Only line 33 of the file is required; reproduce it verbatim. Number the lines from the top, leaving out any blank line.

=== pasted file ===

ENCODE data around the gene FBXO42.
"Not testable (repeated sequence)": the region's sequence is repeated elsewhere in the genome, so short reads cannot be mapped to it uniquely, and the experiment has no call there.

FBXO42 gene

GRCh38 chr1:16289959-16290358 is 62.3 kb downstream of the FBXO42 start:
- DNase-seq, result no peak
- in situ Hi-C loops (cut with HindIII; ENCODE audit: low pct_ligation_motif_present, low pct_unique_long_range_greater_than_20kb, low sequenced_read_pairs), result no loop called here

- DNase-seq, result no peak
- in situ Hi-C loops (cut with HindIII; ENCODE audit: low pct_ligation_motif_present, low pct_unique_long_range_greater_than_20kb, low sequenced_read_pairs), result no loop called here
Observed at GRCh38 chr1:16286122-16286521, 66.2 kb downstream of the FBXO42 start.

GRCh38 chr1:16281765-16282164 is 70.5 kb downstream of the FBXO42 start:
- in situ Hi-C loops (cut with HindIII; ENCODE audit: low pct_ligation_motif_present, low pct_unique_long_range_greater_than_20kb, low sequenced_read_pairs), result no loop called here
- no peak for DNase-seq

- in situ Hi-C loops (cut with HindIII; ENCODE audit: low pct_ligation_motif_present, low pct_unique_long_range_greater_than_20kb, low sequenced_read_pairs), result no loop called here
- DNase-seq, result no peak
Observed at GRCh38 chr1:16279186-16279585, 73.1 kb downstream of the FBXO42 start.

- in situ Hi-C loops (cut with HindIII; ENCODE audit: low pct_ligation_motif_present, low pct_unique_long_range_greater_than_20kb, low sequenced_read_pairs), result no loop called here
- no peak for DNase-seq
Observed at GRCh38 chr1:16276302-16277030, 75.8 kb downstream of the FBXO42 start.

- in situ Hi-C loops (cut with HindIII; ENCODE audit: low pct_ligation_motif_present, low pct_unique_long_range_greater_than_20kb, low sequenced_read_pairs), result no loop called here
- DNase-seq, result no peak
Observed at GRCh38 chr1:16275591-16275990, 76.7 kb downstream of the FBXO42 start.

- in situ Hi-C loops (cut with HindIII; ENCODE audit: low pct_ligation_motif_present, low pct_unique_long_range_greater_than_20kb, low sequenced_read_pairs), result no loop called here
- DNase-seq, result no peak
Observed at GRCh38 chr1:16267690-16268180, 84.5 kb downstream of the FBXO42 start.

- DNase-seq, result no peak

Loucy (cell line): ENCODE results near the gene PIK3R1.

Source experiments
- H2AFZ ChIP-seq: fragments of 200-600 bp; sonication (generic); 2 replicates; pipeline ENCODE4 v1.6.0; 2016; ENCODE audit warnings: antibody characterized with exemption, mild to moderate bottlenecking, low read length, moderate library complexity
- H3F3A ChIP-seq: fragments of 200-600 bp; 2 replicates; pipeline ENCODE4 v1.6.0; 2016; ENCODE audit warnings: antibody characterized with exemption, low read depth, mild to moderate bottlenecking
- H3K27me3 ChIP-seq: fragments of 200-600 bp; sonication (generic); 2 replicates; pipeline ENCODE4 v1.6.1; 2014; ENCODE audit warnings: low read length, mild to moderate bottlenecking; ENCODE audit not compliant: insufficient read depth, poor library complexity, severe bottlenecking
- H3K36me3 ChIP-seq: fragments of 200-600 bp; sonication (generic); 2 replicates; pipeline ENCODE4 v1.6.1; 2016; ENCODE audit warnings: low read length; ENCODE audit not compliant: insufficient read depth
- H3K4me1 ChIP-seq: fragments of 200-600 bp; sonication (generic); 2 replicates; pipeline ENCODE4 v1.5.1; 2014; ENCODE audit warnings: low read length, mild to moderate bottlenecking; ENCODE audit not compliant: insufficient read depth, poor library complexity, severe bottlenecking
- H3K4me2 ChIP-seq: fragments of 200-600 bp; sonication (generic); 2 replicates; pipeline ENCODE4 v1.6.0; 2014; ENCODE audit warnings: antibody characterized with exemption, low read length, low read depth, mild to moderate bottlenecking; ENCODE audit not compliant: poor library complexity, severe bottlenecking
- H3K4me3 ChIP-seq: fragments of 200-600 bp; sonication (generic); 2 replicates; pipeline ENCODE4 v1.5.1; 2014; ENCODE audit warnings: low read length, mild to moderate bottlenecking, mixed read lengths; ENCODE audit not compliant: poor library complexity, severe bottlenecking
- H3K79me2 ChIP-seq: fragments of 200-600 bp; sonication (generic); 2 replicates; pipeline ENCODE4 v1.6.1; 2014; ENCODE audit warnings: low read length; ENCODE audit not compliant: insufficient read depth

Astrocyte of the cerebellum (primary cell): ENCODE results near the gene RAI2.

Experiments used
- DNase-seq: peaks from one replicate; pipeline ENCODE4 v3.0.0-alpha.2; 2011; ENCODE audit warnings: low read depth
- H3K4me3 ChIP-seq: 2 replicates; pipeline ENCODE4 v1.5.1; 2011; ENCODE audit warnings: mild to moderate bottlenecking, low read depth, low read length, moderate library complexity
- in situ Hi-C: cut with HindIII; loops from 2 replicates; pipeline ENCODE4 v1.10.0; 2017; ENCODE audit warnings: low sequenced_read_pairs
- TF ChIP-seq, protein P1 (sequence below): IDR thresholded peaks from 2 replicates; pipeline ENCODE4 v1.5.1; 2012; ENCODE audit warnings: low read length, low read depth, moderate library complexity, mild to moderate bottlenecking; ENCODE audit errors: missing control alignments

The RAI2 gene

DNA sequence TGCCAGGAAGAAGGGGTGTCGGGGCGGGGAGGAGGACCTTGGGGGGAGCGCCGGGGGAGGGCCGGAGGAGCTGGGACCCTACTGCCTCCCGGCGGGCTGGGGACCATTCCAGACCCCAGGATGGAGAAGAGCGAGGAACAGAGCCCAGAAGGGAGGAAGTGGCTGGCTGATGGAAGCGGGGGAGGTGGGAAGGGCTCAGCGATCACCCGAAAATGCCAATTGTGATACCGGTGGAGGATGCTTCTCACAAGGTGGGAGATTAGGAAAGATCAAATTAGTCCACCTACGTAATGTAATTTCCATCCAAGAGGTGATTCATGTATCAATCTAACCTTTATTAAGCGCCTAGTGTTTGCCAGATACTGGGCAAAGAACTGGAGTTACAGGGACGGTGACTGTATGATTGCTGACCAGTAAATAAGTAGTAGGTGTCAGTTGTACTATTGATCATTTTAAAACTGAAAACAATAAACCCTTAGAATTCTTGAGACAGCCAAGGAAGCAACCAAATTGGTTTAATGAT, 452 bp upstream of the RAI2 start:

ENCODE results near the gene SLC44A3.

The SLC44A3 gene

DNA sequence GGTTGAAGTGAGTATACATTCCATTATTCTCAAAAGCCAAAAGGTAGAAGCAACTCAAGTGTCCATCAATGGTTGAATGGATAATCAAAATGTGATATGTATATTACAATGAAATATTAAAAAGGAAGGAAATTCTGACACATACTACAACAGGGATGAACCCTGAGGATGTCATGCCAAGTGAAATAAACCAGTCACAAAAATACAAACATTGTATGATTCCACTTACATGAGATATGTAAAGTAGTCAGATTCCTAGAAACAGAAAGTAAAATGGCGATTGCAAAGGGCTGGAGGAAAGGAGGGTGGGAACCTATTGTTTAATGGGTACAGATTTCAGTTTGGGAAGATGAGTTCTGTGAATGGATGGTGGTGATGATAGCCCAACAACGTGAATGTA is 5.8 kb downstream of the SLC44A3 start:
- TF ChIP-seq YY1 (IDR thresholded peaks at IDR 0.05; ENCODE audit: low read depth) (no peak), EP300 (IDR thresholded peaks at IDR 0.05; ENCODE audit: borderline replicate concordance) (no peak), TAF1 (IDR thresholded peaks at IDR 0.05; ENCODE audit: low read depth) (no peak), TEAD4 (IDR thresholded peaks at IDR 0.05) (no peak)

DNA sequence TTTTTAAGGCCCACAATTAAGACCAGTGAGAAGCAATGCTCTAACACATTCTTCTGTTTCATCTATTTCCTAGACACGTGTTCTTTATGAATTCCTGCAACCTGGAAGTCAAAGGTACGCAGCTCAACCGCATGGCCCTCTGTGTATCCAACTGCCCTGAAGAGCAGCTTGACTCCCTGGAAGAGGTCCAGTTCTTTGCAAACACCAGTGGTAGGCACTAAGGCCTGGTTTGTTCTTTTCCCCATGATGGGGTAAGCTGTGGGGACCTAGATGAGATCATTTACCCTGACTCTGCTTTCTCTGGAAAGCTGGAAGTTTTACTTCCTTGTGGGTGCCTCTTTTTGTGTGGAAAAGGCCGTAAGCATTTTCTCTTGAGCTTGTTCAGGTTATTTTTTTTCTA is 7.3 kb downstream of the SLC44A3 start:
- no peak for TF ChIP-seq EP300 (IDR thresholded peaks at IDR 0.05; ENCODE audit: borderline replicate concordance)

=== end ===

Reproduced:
- H3K4me2 ChIP-seq: fragments of 200-600 bp; sonication (generic); 2 replicates; pipeline ENCODE4 v1.6.0; 2014; ENCODE audit warnings: antibody characterized with exemption, low read length, low read depth, mild to moderate bottlenecking; ENCODE audit not compliant: poor library complexity, severe bottlenecking